Riting Nglish in SMS :)

I was spring cleaning yesterday and came across this old article I had written for my column in UOB News & Views (January 2004).  I was a bit amused by what I wrote and thought it was pretty relevant even today.  Now spring cleaning is something I enjoy if it involves 'looking around old stuff' and not 'cleaning' per se.  One feels a bit like losing a part of oneself when one has to throw things away - things that remind you of the past and take you to those places that you wish you could return to. I know that sounded so sad but then it's really not all that tragic.  I love keeping stuff and love the sense of connection to the past that old stuff brings. Anyway, enough with my rambling and here's the article...

Language purists often decry the corruption of the English language through SMS and email. The argument goes that the so-called messages passed to and fro via this media cannot be considered English.  They aren't just spelt incorrectly but there, also, appears to be a total absence of syntax, punctuation and grammar. And to make matters worse, the messages don't even look English!

But this argument has a curious history and goes back, at least, fifty or sixty years since popular culture became an intrinsic part of people's lives through cinema, radio and television. Back then, it was popular culture that was vilified for its so-called corrupting influence and blamed for promoting slangs and colloquialisms in everyday speech.

Of course, the nature of popular culture was also undergoing a seismic shift during this period of time and the reaction was understandable. Entertainment was becoming less elitist and market forces became a determining factor in deciding what's in and what's out. And as far as language was concerned, the prescriptive approach found no takers and soon culture began to find its inspiration in imitating the sounds and rhythms of the common man.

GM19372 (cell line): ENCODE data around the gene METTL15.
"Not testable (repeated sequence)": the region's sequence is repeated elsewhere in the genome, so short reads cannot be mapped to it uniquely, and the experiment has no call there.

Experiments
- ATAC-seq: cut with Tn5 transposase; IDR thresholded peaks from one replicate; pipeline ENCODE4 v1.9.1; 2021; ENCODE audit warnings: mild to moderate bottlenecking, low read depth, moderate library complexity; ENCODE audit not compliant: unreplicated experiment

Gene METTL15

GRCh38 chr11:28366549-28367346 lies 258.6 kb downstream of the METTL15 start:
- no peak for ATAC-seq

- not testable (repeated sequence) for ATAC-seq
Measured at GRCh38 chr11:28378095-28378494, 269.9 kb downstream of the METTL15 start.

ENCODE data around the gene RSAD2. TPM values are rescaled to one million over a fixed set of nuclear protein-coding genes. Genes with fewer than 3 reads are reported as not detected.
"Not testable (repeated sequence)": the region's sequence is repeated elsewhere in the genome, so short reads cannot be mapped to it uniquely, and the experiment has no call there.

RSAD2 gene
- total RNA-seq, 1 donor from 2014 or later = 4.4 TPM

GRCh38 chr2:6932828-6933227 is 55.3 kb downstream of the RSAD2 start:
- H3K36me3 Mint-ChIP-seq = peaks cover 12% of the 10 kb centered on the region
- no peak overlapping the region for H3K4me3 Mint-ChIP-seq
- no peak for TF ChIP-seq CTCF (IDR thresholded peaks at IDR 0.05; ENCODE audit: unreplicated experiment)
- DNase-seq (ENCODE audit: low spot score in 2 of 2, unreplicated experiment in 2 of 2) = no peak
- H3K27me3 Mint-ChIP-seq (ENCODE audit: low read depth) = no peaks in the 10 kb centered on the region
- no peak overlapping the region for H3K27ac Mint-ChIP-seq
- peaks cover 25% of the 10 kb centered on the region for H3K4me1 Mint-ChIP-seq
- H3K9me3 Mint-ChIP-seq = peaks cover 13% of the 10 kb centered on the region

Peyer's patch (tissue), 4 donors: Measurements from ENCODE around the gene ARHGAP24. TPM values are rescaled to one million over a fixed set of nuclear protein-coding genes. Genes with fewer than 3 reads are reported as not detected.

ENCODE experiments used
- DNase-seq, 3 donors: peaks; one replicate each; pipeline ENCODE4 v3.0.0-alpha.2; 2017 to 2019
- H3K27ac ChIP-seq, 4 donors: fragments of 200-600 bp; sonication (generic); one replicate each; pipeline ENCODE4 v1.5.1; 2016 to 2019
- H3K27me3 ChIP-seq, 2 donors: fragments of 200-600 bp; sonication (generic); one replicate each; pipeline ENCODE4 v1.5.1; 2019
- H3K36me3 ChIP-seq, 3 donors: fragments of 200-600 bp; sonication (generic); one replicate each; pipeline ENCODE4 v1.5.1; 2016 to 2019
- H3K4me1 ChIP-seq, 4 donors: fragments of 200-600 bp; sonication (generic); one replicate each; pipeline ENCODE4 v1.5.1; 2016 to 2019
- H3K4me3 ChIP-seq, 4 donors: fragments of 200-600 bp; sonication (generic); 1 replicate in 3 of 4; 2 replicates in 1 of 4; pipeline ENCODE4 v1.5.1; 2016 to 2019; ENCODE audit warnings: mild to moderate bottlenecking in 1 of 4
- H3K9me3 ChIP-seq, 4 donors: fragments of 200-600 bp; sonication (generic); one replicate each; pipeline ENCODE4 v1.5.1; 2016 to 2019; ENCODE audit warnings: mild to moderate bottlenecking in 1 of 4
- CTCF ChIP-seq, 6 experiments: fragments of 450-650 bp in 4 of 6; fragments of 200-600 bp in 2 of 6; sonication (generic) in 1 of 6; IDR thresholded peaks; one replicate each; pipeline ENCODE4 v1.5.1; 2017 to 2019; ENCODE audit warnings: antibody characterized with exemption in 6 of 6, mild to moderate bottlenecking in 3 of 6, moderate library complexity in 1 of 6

Hence, standard English, for example, was no longer seen as the lingua franca of popular culture but became just another means for denoting character of a particular social class and/or, a particular type of education.

In this context, the so-called English used in SMS and email raise certain valid questions.

Are we looking at a dialect spoken by a new sub-culture? Does this dialect require such linguistic anarchy to justify its existence? Is this a shining example of the way people communicate in the twenty-first century? And most importantly, are we faced with a new linguistic tool for today's popular culture?

But before we ponder hard over these question, it is worthwhile to remember that, sometimes, laziness plays a crucial role in mangling grammatical forms and in omitting punctuations. Economics of space, connection speed and the crushing need to rush through time are, also, seen as fellow culprits.

But if we are honest enough we need to ask ourselves: no matter what, can we truly justify the absence of grammar and punctuation in our need to communicate as quickly as possible?


joe said…
Dear Ashish

My name is Joe Pinzone and I'm casting an international travel show about expats moving abroad. We'd love to film in Bahrain and wanted to know if you could help us find expats who have moved there within the last 1-2 years or have been there for 3-4 years, but recently moved into a new home. The show documents their move to a new country and will place the country in fabulous light. I wanted to know if you could help spread the word to expats living there or are close to moving. If you'd like more information, please give me a call at 212-231-7716 or skype me at joefromnyc. You can also email me at joepinzone@leopardusa.com. Looking forward to hearing from you.

Joe Pinzone
Casting Producer
P: 212-231-7716
Skype: Joefromnyc

Popular Posts